- Line up individually wrapped treats at the end of the driveway or yard’s edge. Watch the fun, and enjoy the costumes from a distance.
- Use a plastic slide, cardboard tubes, or plastic pipes to deliver candy from a distance.
- Take kids on an outdoor, distanced treasure hunt to look for candy or Halloween-themed items.
- Whatever form your trick-or-treating takes, it’s safest to:
- Stay in your own neighborhood.
- Have adults accompany trick-or-treaters to help them follow precautions.
- Stay with your household members. Avoid mingling with groups from other households; stay at least 6 feet away from non-household members.
- If going door-to-door, limit the time you spend at doorways.
- Whether you’re trick-or-treating or handing out candy, keep your masks on — save the candy eating for when you return home!
- Follow regular Halloween safety tips such as decorating costumes and bags with reflective tape or stickers and carrying glow sticks or flashlights to help increase visibility among drivers.
Costume masks vs. COVID-19 masks
- Costume masks are not a substitute for masks that protect against COVID-19 spread. Masks that protect against COVID-19, should be made from two or more breathable fabric layers that cover the nose and mouth, with no gaps around the face. Wear non-costume masks when indoors with non-household contacts and outdoors whenever 6 feet of distance cannot be maintained.
- If wearing a costume mask over a cloth mask makes it hard to breathe, consider a Halloween-themed cloth mask as part of the costume instead.
- While the state mask order applies to indoor settings only, specific counties may have outdoor mask orders.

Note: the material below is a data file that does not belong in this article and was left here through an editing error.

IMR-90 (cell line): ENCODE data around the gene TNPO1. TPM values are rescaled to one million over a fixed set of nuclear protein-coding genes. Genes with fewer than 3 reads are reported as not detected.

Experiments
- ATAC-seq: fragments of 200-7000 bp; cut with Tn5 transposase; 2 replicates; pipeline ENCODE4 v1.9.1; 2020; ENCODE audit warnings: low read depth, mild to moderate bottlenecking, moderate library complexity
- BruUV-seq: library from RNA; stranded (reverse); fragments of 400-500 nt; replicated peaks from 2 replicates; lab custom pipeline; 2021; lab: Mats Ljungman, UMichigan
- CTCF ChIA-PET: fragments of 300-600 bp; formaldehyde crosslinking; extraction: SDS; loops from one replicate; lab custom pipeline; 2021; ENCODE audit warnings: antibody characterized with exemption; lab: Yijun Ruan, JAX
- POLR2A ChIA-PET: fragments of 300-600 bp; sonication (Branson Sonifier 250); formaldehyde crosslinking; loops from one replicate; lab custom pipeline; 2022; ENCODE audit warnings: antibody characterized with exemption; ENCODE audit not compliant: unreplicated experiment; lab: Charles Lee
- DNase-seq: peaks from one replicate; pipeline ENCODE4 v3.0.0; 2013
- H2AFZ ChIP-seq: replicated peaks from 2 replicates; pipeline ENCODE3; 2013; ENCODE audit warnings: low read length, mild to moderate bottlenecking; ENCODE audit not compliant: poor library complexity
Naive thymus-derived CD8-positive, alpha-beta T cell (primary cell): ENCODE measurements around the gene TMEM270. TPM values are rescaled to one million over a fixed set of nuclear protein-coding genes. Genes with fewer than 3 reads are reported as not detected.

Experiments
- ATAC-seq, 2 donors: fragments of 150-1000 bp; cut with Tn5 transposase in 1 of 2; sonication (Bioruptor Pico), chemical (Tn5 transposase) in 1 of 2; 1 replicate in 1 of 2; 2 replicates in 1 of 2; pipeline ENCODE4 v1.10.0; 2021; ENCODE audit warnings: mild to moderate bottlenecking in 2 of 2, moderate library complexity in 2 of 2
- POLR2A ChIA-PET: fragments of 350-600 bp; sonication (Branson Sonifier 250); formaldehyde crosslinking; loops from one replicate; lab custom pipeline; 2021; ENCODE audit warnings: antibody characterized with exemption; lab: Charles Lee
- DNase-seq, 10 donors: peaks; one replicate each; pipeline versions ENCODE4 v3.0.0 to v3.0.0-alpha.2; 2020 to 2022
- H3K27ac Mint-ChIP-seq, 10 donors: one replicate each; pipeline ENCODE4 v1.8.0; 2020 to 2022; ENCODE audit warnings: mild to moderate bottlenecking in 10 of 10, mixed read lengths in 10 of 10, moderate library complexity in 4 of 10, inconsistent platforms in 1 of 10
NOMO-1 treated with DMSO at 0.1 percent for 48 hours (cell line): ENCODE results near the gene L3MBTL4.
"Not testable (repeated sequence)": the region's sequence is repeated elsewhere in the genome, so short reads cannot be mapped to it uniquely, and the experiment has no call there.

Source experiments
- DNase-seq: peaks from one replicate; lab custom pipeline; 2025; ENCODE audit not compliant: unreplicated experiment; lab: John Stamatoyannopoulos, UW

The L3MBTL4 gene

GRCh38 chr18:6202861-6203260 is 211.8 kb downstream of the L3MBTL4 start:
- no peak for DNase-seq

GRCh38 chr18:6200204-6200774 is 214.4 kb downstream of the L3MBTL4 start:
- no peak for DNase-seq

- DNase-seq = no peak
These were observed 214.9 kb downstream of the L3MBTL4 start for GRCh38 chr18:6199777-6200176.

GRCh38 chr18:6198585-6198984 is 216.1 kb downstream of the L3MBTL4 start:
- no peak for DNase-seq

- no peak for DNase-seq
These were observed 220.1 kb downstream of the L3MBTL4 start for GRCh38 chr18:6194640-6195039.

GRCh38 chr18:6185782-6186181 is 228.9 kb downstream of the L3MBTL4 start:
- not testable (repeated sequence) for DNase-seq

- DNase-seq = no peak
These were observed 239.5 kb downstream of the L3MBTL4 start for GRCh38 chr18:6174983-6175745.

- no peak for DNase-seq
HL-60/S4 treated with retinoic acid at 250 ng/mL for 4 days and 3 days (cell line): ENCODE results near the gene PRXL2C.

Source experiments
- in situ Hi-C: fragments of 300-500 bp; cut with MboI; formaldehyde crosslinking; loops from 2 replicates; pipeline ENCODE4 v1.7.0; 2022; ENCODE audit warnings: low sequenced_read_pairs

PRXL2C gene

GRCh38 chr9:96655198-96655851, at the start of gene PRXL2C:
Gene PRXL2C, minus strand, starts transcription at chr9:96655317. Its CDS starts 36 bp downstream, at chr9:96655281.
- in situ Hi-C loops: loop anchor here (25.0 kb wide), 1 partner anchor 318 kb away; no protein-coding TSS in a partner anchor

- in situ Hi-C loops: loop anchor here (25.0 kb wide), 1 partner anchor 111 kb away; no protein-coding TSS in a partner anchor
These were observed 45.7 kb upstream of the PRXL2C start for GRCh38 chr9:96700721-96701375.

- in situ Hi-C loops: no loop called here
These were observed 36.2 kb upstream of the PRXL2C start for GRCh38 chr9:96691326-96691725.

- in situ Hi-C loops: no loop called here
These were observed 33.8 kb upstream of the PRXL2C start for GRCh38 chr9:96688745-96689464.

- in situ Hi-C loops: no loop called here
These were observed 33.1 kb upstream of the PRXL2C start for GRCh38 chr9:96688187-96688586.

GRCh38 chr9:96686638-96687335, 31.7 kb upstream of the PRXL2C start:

- Kids age 10 years and younger are not required to wear a mask, but we recommend everyone 3 years and older wear one, unless they cannot medically tolerate it.
Personal gatherings, all levels
- Follow local and state group size and mask orders and guidance, and use the dial framework for all indoor personal gatherings.
- Have Halloween events outside whenever possible.
- Remind guests to stay home if they have COVID-19 symptoms, are positive for COVID-19, or have had recent close contact with someone with COVID-19.
- Remind guests to wear masks that cover their nose and mouth at all times when around others (except when eating or drinking), wash their hands frequently, and maintain at least 6 feet of distance. Have a supply of back-up masks at your event in case a guest needs one.
- Avoid buffet lines, self-serve table spreads, or bars where guests can congregate and handle shared food or drink; instead, hand out food to your guests individually. Use individually wrapped items, and pre-portion items before the event.
- Provide access to restrooms and handwashing areas. Include soap and disposable towels or hand sanitizer with at least 60% alcohol.
- Disinfect frequently touched surfaces.
- Avoid singing and shouting, as these activities may increase the risk of COVID-19 spread.
- Keep a list of guests and their contact information so they can be notified quickly in the event of a COVID-19 exposure.
- If gathering indoors, improve ventilation by bringing in air from outdoors (opening windows and doors when safe) or maximizing air filtration and circulation through an HVAC or portable system.
- See CDPHE’s COVID-19 ventilation recommendations.